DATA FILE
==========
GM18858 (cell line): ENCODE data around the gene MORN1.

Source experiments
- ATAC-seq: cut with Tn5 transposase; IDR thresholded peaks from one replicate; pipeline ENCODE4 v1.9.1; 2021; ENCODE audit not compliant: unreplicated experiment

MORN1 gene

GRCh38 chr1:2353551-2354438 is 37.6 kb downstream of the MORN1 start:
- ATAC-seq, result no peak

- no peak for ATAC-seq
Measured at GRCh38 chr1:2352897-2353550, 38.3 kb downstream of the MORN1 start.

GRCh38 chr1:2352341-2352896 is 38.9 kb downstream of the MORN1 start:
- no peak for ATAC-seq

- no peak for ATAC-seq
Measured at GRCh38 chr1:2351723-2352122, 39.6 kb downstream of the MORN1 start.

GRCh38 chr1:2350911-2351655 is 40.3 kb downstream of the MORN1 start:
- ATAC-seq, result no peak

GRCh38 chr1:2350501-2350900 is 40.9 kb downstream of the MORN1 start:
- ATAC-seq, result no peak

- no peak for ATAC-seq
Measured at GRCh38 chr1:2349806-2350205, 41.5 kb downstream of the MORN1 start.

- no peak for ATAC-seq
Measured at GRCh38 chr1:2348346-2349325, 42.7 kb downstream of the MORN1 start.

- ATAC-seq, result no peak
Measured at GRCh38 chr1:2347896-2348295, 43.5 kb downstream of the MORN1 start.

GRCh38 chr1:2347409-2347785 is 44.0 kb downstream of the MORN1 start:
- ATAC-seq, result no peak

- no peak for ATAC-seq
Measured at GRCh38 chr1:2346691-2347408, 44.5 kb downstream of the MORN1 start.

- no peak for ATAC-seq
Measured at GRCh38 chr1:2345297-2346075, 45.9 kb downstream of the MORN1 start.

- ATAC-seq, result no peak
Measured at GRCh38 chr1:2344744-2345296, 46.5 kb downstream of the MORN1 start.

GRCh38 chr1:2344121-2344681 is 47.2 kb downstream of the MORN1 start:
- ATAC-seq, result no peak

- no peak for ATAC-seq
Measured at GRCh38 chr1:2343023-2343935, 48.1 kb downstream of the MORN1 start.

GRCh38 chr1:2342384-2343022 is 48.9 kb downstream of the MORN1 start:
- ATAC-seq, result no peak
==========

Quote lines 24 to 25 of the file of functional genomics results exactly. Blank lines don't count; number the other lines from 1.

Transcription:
- ATAC-seq, result no peak

- no peak for ATAC-seq